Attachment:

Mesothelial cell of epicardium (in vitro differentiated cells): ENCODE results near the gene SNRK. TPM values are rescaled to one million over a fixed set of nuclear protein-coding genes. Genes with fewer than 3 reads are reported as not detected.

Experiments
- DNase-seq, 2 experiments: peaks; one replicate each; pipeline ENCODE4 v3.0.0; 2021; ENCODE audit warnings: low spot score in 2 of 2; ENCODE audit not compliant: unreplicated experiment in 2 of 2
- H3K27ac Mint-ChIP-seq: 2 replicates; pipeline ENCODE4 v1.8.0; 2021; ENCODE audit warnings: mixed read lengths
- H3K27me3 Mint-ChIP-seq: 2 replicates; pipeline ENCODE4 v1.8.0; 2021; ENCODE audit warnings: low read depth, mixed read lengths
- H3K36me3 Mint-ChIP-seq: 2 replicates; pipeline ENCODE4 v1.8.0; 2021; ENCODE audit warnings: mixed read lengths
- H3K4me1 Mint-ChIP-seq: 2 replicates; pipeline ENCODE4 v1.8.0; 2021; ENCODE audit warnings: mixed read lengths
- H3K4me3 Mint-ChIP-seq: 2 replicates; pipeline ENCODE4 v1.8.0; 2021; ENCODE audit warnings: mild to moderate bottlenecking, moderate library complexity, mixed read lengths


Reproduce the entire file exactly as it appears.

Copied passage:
Mesothelial cell of epicardium (in vitro differentiated cells): ENCODE results near the gene SNRK. TPM values are rescaled to one million over a fixed set of nuclear protein-coding genes. Genes with fewer than 3 reads are reported as not detected.

Experiments
- DNase-seq, 2 experiments: peaks; one replicate each; pipeline ENCODE4 v3.0.0; 2021; ENCODE audit warnings: low spot score in 2 of 2; ENCODE audit not compliant: unreplicated experiment in 2 of 2
- H3K27ac Mint-ChIP-seq: 2 replicates; pipeline ENCODE4 v1.8.0; 2021; ENCODE audit warnings: mixed read lengths
- H3K27me3 Mint-ChIP-seq: 2 replicates; pipeline ENCODE4 v1.8.0; 2021; ENCODE audit warnings: low read depth, mixed read lengths
- H3K36me3 Mint-ChIP-seq: 2 replicates; pipeline ENCODE4 v1.8.0; 2021; ENCODE audit warnings: mixed read lengths
- H3K4me1 Mint-ChIP-seq: 2 replicates; pipeline ENCODE4 v1.8.0; 2021; ENCODE audit warnings: mixed read lengths
- H3K4me3 Mint-ChIP-seq: 2 replicates; pipeline ENCODE4 v1.8.0; 2021; ENCODE audit warnings: mild to moderate bottlenecking, moderate library complexity, mixed read lengths